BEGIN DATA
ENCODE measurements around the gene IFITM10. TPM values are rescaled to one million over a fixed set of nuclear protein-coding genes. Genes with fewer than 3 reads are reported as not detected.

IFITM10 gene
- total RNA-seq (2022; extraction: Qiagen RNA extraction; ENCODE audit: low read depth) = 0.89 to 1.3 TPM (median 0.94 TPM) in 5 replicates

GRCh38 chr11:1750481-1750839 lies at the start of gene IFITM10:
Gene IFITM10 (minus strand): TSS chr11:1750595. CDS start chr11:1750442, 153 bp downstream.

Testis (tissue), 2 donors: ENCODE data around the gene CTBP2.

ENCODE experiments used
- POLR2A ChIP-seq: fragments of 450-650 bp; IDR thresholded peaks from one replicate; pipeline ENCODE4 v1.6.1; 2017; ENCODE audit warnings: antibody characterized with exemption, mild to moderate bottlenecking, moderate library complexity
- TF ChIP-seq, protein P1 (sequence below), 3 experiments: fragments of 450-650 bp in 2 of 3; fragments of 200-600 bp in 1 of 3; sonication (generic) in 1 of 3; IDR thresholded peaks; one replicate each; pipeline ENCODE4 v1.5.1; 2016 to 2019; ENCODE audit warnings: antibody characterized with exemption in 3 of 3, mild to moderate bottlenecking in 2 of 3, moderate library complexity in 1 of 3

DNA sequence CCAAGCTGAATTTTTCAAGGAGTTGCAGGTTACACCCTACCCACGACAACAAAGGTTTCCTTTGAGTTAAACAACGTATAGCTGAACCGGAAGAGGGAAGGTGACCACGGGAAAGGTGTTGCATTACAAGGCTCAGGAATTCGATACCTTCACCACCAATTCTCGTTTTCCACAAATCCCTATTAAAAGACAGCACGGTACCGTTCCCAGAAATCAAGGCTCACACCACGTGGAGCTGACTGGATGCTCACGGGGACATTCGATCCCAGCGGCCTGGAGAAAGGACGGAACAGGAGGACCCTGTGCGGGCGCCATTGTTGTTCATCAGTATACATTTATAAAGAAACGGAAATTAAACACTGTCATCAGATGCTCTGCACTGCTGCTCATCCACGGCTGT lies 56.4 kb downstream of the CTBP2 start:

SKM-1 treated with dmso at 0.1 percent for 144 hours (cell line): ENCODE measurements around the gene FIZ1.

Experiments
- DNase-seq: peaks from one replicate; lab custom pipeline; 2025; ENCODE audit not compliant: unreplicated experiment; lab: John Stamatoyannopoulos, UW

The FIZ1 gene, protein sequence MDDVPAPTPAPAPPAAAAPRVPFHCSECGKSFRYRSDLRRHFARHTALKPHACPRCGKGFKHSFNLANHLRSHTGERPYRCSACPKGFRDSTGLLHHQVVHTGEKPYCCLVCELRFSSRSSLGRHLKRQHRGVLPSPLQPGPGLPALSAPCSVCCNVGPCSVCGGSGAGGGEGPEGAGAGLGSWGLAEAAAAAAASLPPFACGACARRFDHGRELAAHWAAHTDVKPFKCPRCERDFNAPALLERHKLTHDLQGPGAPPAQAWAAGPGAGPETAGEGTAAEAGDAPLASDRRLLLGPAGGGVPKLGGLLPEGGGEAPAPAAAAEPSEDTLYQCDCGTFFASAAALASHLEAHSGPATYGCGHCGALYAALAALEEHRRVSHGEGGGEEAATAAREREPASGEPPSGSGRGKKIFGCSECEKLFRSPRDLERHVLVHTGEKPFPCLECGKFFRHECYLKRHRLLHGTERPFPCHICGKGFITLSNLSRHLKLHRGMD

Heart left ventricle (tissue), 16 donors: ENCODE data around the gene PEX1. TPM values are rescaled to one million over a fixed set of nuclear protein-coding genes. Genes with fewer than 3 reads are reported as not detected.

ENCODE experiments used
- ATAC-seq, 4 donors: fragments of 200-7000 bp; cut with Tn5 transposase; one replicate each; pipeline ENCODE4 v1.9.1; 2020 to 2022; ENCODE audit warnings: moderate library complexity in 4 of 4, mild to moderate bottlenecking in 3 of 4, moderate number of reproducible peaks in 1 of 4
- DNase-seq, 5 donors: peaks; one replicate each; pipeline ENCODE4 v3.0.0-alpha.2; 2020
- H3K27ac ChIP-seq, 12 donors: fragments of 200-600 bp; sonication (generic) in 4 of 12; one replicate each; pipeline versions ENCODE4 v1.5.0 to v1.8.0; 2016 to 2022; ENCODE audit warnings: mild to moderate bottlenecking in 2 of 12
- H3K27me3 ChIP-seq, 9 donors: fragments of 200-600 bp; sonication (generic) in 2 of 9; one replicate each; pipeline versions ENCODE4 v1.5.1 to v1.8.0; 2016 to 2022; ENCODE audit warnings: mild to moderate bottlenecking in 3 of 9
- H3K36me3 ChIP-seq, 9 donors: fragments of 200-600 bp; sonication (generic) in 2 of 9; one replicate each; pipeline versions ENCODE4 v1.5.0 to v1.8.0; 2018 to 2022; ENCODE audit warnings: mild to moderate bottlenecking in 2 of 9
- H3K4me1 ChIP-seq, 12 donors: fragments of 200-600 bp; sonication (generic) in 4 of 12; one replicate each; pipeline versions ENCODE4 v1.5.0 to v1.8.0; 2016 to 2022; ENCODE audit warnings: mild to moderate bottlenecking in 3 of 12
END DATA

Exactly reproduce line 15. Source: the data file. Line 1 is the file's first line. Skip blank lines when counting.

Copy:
Heart left ventricle (tissue), 16 donors: ENCODE data around the gene PEX1. TPM values are rescaled to one million over a fixed set of nuclear protein-coding genes. Genes with fewer than 3 reads are reported as not detected.